Which Way, Canada?

Article excerpt

Which Way, Canada?

Canada, just north of the border, has long been considered a safe haven for U.S. investments. And, in addition to its tradition of stability, "Canada is one of the three or four wealthiest nations in the world," says Thomas D'Aquino, president and chief executive of Canada's Business Council on National Issues. Yet, your average U.S. citizen may be able to identify the maple leaf as Canada's national symbol, but probably would be hard pressed to come up with the name of this country's prime minister or its 10 provinces. In fact, most Americans probably pay very little attention to the political and economic challenges that Canada faces. That is, until recently.

In 1990, when Quebec's cries for sovereignty became so loud that Americans could hear them stateside, the illusion of a perfect, peaceful Canada finally began to crack. In fact, Quebec's dreams of sovereignty simply may be one of the most visible symptoms of a much larger, nationwide problem. Canada is in a recession that makes even the United States' pale by comparison; Ottawa has racked up a severe national debt, and is loggerheads with most of Canada's provinces.

Tensions are running so high that some experts claim that a sovereign Quebec may cause other dissatisfied provinces to bolt. "If Quebec gains complete sovereignty, Canada could end up divided into four different countries," says Benjamin Weiner, the founder and president of Probe, a Connecticut-based management consulting firm that specializes in political analysis.

Almost everyone outside of Canada - and even many Canadians - would be shocked by such a turn of events. According to D'Aquino, Canada was ranked as the top country globally in terms of quality of life in a recent United Nations poll. And Canada has the world's most sought-after passport. "Canada is one of the most promising countries in the world," says economist Kimon Valaskakis, chairman of the consulting firm Isogroup. "It's sitting on an enormous bed of resources, and has a population of only 26 million, with relatively little strife." How has a country with so much going for it gotten so deep into trouble?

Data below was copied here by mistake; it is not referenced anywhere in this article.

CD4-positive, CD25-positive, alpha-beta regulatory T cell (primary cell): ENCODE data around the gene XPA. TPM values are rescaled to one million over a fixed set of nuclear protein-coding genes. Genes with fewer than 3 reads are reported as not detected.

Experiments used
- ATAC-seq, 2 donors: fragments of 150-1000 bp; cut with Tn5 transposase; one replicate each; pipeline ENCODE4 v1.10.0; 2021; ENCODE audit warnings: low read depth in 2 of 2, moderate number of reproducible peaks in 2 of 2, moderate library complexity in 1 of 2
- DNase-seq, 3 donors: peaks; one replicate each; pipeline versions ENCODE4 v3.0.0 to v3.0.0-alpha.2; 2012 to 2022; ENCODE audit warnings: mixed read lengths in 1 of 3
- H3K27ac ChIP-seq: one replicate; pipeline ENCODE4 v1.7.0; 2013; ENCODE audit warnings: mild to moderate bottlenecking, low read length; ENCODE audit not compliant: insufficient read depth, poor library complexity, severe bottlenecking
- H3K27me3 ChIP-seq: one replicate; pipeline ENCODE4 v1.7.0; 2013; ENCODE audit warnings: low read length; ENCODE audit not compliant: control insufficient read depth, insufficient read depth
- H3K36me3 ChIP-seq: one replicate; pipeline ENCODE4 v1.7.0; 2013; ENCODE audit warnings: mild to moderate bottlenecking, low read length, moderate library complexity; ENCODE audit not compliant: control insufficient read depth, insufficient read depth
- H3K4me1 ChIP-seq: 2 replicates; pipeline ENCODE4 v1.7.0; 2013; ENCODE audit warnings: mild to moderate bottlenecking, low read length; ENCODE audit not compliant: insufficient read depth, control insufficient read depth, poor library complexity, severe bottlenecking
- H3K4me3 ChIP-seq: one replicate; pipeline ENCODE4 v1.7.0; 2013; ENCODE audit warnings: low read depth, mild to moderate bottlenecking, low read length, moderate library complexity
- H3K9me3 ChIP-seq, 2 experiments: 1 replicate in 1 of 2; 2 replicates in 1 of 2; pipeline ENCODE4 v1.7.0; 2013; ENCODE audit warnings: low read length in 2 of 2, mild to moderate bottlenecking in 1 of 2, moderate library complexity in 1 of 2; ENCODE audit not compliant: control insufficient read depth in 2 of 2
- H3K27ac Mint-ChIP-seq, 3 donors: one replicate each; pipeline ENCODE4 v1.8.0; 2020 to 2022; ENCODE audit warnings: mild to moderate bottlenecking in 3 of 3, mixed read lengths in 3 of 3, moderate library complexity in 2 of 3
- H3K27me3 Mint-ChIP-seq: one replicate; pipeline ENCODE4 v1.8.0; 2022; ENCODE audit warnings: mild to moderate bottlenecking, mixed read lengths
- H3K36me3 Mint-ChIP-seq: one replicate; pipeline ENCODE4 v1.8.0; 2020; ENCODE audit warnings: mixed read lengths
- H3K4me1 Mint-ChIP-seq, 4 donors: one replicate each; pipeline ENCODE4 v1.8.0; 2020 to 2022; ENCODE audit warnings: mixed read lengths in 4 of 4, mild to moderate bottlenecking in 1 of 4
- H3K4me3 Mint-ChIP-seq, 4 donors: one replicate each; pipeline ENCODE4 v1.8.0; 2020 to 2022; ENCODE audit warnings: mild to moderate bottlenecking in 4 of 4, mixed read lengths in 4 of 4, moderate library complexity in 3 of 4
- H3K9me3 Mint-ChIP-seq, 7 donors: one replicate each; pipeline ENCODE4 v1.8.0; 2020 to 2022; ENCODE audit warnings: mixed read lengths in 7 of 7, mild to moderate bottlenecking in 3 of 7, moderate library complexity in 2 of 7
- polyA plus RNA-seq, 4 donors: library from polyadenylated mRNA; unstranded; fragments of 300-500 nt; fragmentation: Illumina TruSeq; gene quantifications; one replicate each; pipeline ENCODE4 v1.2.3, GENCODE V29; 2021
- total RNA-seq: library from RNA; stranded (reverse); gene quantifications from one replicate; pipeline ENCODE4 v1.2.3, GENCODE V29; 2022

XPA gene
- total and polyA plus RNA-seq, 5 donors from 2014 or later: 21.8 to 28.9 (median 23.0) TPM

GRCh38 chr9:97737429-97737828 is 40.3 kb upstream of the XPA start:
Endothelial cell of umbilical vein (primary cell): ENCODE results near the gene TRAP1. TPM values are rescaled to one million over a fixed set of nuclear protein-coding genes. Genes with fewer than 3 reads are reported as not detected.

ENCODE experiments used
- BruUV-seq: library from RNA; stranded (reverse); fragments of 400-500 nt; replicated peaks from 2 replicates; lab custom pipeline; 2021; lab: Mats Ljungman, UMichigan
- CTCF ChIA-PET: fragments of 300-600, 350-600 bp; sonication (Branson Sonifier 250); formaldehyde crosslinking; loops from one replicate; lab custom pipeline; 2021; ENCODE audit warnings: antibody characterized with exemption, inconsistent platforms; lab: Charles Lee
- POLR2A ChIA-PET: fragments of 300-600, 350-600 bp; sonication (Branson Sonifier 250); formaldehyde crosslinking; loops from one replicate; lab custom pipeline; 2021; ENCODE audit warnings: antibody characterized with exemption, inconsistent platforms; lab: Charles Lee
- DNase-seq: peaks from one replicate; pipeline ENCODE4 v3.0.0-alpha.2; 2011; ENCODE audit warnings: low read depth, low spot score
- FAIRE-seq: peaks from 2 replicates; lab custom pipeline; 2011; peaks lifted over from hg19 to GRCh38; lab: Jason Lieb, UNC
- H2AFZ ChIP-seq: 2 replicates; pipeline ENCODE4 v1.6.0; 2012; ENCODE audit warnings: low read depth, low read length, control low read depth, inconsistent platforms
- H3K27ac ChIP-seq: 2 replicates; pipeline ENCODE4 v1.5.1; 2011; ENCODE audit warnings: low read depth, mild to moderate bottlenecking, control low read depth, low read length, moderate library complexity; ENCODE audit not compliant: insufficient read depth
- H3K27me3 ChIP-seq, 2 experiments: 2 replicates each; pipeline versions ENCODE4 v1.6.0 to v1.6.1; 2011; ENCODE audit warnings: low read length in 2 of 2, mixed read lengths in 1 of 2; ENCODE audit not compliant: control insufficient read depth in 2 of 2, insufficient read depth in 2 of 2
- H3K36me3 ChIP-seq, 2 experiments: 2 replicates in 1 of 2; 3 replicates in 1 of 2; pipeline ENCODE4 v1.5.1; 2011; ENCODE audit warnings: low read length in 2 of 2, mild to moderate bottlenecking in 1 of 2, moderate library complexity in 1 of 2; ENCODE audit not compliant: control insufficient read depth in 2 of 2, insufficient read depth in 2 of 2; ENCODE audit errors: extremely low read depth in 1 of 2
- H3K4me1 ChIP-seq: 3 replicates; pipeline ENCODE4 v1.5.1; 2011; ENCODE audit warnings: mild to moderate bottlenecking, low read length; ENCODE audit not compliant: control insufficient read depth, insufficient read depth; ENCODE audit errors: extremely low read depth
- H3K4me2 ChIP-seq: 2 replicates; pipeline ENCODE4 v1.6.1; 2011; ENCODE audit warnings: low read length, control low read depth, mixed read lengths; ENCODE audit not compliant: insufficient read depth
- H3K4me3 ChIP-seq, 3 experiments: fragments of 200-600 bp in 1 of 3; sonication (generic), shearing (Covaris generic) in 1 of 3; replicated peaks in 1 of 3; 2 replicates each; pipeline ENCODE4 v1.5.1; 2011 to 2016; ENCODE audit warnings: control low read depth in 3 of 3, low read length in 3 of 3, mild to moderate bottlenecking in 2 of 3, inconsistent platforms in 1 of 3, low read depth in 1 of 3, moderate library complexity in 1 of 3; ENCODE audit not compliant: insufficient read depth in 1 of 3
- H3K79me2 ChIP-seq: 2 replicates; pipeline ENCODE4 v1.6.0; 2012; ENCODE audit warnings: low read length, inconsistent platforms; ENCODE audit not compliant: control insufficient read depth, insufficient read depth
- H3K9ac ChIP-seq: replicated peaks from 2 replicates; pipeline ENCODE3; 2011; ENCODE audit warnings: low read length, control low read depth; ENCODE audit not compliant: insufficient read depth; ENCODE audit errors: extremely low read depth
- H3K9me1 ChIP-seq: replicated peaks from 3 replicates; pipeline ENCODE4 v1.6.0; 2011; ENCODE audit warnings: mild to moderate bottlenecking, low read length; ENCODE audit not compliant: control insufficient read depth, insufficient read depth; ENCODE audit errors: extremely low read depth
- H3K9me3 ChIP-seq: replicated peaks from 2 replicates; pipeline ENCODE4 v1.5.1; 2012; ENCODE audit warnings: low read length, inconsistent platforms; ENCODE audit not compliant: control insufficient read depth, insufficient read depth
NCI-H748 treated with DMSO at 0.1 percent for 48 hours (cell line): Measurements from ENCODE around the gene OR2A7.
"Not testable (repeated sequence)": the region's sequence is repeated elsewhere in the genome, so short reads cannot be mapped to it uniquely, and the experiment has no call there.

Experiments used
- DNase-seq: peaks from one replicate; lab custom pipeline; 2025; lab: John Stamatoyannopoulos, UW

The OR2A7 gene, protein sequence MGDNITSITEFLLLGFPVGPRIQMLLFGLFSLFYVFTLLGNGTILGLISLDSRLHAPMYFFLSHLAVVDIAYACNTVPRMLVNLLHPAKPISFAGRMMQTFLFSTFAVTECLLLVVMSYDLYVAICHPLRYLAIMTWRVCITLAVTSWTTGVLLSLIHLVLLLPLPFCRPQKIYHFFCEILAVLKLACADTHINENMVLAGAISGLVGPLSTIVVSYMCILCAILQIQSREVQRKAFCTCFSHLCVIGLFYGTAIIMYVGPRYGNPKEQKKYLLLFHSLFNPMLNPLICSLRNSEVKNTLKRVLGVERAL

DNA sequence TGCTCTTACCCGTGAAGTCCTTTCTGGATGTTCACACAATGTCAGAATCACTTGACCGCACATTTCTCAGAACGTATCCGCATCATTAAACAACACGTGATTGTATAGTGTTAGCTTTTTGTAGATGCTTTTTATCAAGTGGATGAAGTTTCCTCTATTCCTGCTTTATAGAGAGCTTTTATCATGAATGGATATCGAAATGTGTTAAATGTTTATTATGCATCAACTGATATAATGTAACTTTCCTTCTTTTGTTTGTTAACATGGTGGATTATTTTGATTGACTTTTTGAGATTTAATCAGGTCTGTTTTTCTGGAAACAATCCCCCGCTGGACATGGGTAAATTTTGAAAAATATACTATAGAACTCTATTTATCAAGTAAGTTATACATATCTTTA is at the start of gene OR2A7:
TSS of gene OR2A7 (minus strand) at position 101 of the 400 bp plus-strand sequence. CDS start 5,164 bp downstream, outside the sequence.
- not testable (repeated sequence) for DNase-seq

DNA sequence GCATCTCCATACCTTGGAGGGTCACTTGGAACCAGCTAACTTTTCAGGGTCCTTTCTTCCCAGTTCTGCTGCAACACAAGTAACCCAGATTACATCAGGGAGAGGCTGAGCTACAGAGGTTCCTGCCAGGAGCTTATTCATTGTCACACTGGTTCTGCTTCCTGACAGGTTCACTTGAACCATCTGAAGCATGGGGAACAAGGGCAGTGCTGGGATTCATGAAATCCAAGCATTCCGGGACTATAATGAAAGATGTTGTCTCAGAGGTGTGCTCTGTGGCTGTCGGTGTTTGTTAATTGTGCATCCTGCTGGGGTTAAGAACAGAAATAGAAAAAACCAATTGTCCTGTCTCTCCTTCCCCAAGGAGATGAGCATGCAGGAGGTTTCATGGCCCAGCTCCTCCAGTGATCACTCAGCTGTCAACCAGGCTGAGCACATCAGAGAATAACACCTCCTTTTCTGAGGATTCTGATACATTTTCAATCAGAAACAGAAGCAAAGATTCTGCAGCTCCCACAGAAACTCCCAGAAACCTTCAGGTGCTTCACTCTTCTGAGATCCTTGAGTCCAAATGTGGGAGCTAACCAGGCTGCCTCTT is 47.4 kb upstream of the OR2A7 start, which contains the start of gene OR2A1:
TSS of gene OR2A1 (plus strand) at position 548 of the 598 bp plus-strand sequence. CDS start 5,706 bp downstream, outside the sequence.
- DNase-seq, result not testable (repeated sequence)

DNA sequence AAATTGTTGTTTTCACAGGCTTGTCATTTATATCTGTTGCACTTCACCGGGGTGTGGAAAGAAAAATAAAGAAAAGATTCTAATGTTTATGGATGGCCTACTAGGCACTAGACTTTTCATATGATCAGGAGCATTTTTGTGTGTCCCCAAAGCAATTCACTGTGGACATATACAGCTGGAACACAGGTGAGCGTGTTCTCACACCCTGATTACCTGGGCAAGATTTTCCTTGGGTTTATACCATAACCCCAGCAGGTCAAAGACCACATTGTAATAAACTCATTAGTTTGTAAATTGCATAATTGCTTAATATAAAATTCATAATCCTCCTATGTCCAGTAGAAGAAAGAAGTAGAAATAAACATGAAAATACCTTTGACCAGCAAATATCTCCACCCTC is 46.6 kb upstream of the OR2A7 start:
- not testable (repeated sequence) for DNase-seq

Part of the answer lies in simple geography. Given Canada's sparse population, its enormous size is daunting when it comes to forging national culture or consensus. To make matters worse, Canada has been plagued with a difficult political process. Amending the constitution requires the approval of all 10 of Canada's premiers (the powerful heads of Canada's provinces), and as the disastrous results of Meech Lake in the summer of 1990 proved, this is all but an impossibility.

The personality clashes and ideological differences can make the Canadian government seem "a bit like Mideast politics," says Charles McMillan, professor of international business at York University in Toronto.

Much of the current imbroglio still stems from the Meech Lake Accord. Although Quebec already had its own judicial system and income tax, the rest of Canada had never officially recognized much of its power. To appease Quebec and persuade the province to join the rest of Canada in signing the constitution, Prime Minister Brian Mulroney had lined up support for a set of constitutional changes, including recognition of Quebec as a "distinct society," an act that would have formalized Quebec's right to "preserve and promote" its culture.

THE MEECH LAKE FIASCO

But in the three years since Mulroney had first brokered the deal by getting all 10 premiers to agree in principle to the accord, several new premiers had been elected, with new political agendas. As a result, two of the premiers balked, and the deal fell apart.

Unfortunately for Mulroney, the ramifications of Meech Lake went far beyond the "distinct society" clause. "In the three-year period it took for Mulroney to build up a consensus, Meech Lake became a lightning rod for unhappiness, including the performance of the federal government," says McMillan. …